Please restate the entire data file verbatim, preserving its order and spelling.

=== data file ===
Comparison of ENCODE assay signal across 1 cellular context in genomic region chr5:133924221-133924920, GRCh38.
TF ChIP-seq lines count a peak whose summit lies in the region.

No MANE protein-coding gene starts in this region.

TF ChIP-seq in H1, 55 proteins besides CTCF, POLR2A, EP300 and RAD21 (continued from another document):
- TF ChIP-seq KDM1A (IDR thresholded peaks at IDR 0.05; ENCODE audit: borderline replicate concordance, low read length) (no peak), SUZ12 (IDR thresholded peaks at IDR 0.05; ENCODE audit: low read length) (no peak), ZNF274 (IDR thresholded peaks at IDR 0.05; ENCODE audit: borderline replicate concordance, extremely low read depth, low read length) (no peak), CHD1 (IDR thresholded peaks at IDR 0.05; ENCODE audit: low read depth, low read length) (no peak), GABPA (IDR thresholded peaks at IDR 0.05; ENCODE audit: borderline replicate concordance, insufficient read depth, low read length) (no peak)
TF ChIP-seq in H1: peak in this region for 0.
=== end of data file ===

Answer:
Comparison of ENCODE assay signal across 1 cellular context in genomic region chr5:133924221-133924920, GRCh38.
TF ChIP-seq lines count a peak whose summit lies in the region.

No MANE protein-coding gene starts in this region.

TF ChIP-seq in H1, 55 proteins besides CTCF, POLR2A, EP300 and RAD21 (continued from another document):
- TF ChIP-seq KDM1A (IDR thresholded peaks at IDR 0.05; ENCODE audit: borderline replicate concordance, low read length) (no peak), SUZ12 (IDR thresholded peaks at IDR 0.05; ENCODE audit: low read length) (no peak), ZNF274 (IDR thresholded peaks at IDR 0.05; ENCODE audit: borderline replicate concordance, extremely low read depth, low read length) (no peak), CHD1 (IDR thresholded peaks at IDR 0.05; ENCODE audit: low read depth, low read length) (no peak), GABPA (IDR thresholded peaks at IDR 0.05; ENCODE audit: borderline replicate concordance, insufficient read depth, low read length) (no peak)
TF ChIP-seq in H1: peak in this region for 0.